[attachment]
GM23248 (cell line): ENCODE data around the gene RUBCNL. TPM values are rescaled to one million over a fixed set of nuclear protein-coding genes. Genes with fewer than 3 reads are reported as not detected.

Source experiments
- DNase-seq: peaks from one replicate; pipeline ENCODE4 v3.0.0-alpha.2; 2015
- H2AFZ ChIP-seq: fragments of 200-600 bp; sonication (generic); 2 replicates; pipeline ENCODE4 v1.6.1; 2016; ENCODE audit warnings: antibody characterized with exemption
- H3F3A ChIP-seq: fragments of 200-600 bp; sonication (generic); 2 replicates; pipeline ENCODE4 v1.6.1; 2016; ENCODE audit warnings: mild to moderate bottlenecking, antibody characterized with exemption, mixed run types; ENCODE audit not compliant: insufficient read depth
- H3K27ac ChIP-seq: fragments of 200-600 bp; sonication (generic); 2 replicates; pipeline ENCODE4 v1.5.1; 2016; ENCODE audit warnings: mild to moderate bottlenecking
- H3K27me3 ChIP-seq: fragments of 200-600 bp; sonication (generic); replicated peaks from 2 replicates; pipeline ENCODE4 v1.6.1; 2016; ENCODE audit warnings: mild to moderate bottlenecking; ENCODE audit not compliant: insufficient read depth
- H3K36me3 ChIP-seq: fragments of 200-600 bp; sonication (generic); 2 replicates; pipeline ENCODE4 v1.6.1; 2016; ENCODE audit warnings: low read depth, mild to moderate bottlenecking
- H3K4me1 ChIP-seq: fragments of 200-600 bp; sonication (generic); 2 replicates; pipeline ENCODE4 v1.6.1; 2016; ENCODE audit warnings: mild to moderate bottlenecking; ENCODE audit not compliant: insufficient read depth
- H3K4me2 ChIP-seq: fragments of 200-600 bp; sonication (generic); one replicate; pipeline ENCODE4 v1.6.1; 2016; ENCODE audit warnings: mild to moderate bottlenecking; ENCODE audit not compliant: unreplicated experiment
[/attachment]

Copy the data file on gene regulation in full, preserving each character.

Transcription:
GM23248 (cell line): ENCODE data around the gene RUBCNL. TPM values are rescaled to one million over a fixed set of nuclear protein-coding genes. Genes with fewer than 3 reads are reported as not detected.

Source experiments
- DNase-seq: peaks from one replicate; pipeline ENCODE4 v3.0.0-alpha.2; 2015
- H2AFZ ChIP-seq: fragments of 200-600 bp; sonication (generic); 2 replicates; pipeline ENCODE4 v1.6.1; 2016; ENCODE audit warnings: antibody characterized with exemption
- H3F3A ChIP-seq: fragments of 200-600 bp; sonication (generic); 2 replicates; pipeline ENCODE4 v1.6.1; 2016; ENCODE audit warnings: mild to moderate bottlenecking, antibody characterized with exemption, mixed run types; ENCODE audit not compliant: insufficient read depth
- H3K27ac ChIP-seq: fragments of 200-600 bp; sonication (generic); 2 replicates; pipeline ENCODE4 v1.5.1; 2016; ENCODE audit warnings: mild to moderate bottlenecking
- H3K27me3 ChIP-seq: fragments of 200-600 bp; sonication (generic); replicated peaks from 2 replicates; pipeline ENCODE4 v1.6.1; 2016; ENCODE audit warnings: mild to moderate bottlenecking; ENCODE audit not compliant: insufficient read depth
- H3K36me3 ChIP-seq: fragments of 200-600 bp; sonication (generic); 2 replicates; pipeline ENCODE4 v1.6.1; 2016; ENCODE audit warnings: low read depth, mild to moderate bottlenecking
- H3K4me1 ChIP-seq: fragments of 200-600 bp; sonication (generic); 2 replicates; pipeline ENCODE4 v1.6.1; 2016; ENCODE audit warnings: mild to moderate bottlenecking; ENCODE audit not compliant: insufficient read depth
- H3K4me2 ChIP-seq: fragments of 200-600 bp; sonication (generic); one replicate; pipeline ENCODE4 v1.6.1; 2016; ENCODE audit warnings: mild to moderate bottlenecking; ENCODE audit not compliant: unreplicated experiment